Google today announced details of its ongoing efforts to combat campaign-induced campaigns from foreign authorities and other forms of election interference. The company outlines the recent ban on 39 YouTube accounts linked to the Islamic Republic of Iran Broadcasting. Google's announcement comes on the heels of Facebook's permission earlier this week that it identified and deleted more than 600 accounts linked to both Iran and Russia as coordinated impact campaigns on the platform by posting politically charged content.
Kent Walker, Google's Senior Executive Director of Global Affairs, said that Google's Threat Analysis Group worked with the Trust & Safety team and the Jigsaw Department, its political tank-tank-turned ideology focused on cyber attacks and other geopolitical problems to identify Iranian impact campaign .
They did it with the help of FireEye, an independent cyber security consultant who first revealed information about Iran's campaign against American social media earlier this week. In addition to the United States, Iran seems to be targeting citizens in Britain, Latin America and elsewhere in the Middle East, according to FireEye. The company's full report on this specific Iranian influence operation was also published today. FireEye was instrumental in helping both Facebook and Twitter identify Iran and Russia's linked state sponsored accounts that were banned earlier this week.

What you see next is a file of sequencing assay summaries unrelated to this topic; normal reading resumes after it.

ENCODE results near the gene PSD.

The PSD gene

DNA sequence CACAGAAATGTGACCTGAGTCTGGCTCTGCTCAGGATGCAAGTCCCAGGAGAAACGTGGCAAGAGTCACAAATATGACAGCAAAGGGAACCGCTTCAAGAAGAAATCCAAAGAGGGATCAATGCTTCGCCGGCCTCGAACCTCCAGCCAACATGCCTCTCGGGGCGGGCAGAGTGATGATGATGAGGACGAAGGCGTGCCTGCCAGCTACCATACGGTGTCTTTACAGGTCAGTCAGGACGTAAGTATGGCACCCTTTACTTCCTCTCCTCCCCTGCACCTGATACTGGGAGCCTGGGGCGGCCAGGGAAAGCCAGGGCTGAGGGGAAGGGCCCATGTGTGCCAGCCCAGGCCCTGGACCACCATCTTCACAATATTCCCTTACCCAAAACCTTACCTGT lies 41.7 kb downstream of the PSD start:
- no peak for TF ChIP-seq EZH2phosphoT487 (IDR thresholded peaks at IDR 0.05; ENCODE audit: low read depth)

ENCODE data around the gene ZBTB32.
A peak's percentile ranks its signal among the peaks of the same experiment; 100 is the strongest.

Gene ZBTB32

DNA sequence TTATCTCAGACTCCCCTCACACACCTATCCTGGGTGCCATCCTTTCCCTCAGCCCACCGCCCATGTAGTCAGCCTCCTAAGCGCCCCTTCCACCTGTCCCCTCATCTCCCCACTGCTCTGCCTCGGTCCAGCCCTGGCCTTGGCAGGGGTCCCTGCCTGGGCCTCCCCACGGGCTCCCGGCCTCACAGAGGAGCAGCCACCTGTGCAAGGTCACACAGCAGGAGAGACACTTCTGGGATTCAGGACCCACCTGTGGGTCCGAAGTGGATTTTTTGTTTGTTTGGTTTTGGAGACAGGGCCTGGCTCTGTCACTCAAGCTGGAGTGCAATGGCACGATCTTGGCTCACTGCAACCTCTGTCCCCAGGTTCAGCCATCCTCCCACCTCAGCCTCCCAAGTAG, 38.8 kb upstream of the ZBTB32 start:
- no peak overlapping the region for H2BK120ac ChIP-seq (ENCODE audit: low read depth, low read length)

According to Walker, Google collects evidence that linked the operators to 39 YouTube accounts ̵
In addition to the Iran-related social media impact campaigns, Google also discovers state-supported phishing attacks against political campaigns, journalists, activists and academics, not just in the United States, but globally. Walker says that Google's automated systems help reduce the volume of phishing attacks that ever make it an unsuspecting user's Gmail inbox. Earlier this week, Google sent a notice to the security blog's discussion about state-aid phishing attacks. The company says that it also regularly notifies users and law enforcement about suspicious emails that appear to be part of a coordinated campaign.
Walker also outlined efforts by the Russian government Internet Research Agency (IRA), one of the primary misinformation peddlers on Facebook who also engaged in the spread of misinformation on Google-owned websites last year as part of a broader election campaign.
"Since then, we have continued to monitor our systems and expand the scope of IRA-related actors against whom we've been doing," Walker writes. "We have specifically discovered and removed 42 YouTube channels, which had 58 English-language political videos (these videos had a total of less than 1800 U.S. views). We also identified and canceled the account associated with a blogger on Blogger."